Who could qualify under Biden’s plan


Here’s who could qualify under President Joe Biden’s potential plan to write off student loans on a massive scale.

Here’s what you need to know — and what it means for your student loans.

Student loans

President Joe Biden has not announced a plan to enact large-scale student loan forgiveness, but there is already speculation about who might qualify if Biden proceeds with the student loan forgiveness. For example, Biden could write off $10,000 for student borrowers if he does a massive student loan write off. Here are some student borrowers who could benefit:

1. Student Loan Borrowers with Federal Student Loans

First, Biden will likely limit student loan forgiveness to federal student loans. For example, this could include direct loans and other federal student loans held by the federal government. Sen. Bernie Sanders (I-VT) has called for full student loan forgiveness of $1.7 trillion in student debt, including private and federal student loans. However, Biden is unlikely to cancel private student loans. Why? The federal government does not hold private loans, which are based on private contracts and are generally owned by financial institutions, businesses and investors. As a result, the federal government could face an uphill battle to cancel these student loans, which could be more administratively cumbersome. (Biden will not cancel all student loan debt).


2. Student loan borrowers with student loans

Second, when it comes to student loan forgiveness, Biden can tell the difference between student loans and graduate student loans. Politicians and the media often refer to “student loan forgiveness” generally as a catch-all provision. However, Biden could limit student loan forgiveness to student loans only. Why? Higher education, especially for professional degrees such as law or medical degrees, is associated with higher income. Graduate student loans make up about half of all student loan debt. By limiting student loan forgiveness to just student loans, Biden could play down criticism that large-scale student loan forgiveness disproportionately benefits high-income earners. (Here are 5 takeaways from Biden’s latest announcement on student loan forgiveness).


3. Student borrowers who earn some income

Third, if Biden cancels student loans, Biden will likely limit student loan cancellation by imposing an income threshold. (Cancelling a student loan might be different from what you expected). For example, Sen. Elizabeth Warren (D-MA) and Senate Majority Leader Chuck Schumer (D-NY) have proposed limiting large-scale student loan forgiveness to student borrowers who earn up to $125,000. $ per year. That said, the Biden administration is reportedly considering an annual income cap of $125,000 to $150,000 for individuals and $250,000 to $300,000 for co-filers. That said, stimulus checks in response to the Covid-19 pandemic included an income cap for individuals of $75,000. It may be difficult for the Biden administration to justify a higher income threshold for student borrowers specifically (student loan cancellation) compared to the general population (stimulus checks).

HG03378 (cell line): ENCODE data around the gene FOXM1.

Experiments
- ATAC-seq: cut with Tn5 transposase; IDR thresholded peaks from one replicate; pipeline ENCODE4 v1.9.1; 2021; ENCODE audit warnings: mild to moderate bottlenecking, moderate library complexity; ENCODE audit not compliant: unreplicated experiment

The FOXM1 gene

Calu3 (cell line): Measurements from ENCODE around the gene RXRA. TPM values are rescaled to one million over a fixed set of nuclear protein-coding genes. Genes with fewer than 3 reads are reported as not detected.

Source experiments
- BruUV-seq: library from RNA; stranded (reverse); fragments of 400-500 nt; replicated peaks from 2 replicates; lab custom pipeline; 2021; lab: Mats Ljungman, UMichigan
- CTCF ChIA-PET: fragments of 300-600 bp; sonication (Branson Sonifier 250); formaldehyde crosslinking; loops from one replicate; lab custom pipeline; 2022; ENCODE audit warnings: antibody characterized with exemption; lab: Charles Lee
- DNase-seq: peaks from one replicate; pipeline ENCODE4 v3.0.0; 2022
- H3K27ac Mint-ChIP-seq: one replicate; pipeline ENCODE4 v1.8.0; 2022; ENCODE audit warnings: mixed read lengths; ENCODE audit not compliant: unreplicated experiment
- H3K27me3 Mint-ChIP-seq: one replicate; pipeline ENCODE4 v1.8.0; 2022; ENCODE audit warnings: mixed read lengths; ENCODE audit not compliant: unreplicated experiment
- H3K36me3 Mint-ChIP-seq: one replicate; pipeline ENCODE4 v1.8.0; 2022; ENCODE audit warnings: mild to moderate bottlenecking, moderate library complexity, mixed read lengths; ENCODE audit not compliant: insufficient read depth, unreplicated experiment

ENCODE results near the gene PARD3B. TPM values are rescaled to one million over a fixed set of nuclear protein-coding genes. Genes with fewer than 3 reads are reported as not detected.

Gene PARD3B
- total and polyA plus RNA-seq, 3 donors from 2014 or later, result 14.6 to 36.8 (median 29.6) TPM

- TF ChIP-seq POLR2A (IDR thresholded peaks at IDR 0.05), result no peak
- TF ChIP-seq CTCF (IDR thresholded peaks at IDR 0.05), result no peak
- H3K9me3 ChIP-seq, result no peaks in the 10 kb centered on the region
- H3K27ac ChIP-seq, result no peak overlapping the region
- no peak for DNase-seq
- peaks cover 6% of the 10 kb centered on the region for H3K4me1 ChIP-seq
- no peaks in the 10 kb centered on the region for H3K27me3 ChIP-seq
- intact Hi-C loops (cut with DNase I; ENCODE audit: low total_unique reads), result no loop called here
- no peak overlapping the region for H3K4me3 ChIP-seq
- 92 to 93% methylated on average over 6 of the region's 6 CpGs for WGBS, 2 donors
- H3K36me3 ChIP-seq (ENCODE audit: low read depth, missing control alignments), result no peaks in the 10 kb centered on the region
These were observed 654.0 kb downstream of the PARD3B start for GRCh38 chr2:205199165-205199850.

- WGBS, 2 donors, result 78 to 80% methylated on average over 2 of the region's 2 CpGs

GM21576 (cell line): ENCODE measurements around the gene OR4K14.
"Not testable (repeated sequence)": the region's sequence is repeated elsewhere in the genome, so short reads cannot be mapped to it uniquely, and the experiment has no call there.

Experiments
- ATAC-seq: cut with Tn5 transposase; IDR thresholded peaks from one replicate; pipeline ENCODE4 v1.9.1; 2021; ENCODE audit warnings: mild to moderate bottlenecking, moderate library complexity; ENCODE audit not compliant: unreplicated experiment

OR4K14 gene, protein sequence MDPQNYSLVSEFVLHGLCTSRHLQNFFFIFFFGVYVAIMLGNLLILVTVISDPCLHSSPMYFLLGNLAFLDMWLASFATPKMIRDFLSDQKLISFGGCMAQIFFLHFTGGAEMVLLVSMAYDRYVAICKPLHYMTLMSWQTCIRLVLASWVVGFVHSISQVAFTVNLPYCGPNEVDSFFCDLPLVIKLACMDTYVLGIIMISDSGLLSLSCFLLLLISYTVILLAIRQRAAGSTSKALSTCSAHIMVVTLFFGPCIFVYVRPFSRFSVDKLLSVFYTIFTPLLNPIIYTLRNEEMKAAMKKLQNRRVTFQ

Student loans: next steps

Biden canceled $17 billion in student loans. In a few weeks, Biden expects to make a major decision on large-scale student loan cancellation. If he continues, Biden could face potential legal challenges over his power as president to cancel student loans without further authorization from Congress. This could delay any implementation of student loan forgiveness, even for student borrowers who qualify. With temporary student loan relief set to end on August 31, 2022, now is a critical time to plan for student loan repayment. There is no guarantee that Biden will cancel your student loans or that all of your student loans will be forgiven. Understand all of your options, including these popular strategies:

Student Loans: Related Reading

No, Biden is not canceling most student loan debt

Biden confirms he won’t forgive $50,000 in student loans – 5 key takeaways

Student loan forgiveness: 5 key takeaways from a major announcement

Biden to cancel student loans or extend student loan pause by August 31

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